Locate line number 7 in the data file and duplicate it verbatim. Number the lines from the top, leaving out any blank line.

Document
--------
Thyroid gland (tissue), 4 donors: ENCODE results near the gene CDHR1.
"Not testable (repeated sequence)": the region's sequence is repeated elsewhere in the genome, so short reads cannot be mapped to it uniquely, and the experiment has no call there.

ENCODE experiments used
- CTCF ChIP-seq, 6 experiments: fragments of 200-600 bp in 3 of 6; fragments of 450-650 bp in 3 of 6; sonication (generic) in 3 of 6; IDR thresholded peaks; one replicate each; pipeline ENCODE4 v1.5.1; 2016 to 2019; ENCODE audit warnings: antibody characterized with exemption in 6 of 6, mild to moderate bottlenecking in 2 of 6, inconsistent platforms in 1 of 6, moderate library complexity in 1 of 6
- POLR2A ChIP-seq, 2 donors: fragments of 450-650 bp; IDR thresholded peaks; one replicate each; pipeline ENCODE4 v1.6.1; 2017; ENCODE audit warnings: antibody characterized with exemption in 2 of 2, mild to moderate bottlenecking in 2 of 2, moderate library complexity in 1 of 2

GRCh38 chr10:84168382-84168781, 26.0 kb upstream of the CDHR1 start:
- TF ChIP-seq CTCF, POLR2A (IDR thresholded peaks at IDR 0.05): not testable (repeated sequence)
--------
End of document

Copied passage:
- TF ChIP-seq CTCF, POLR2A (IDR thresholded peaks at IDR 0.05): not testable (repeated sequence)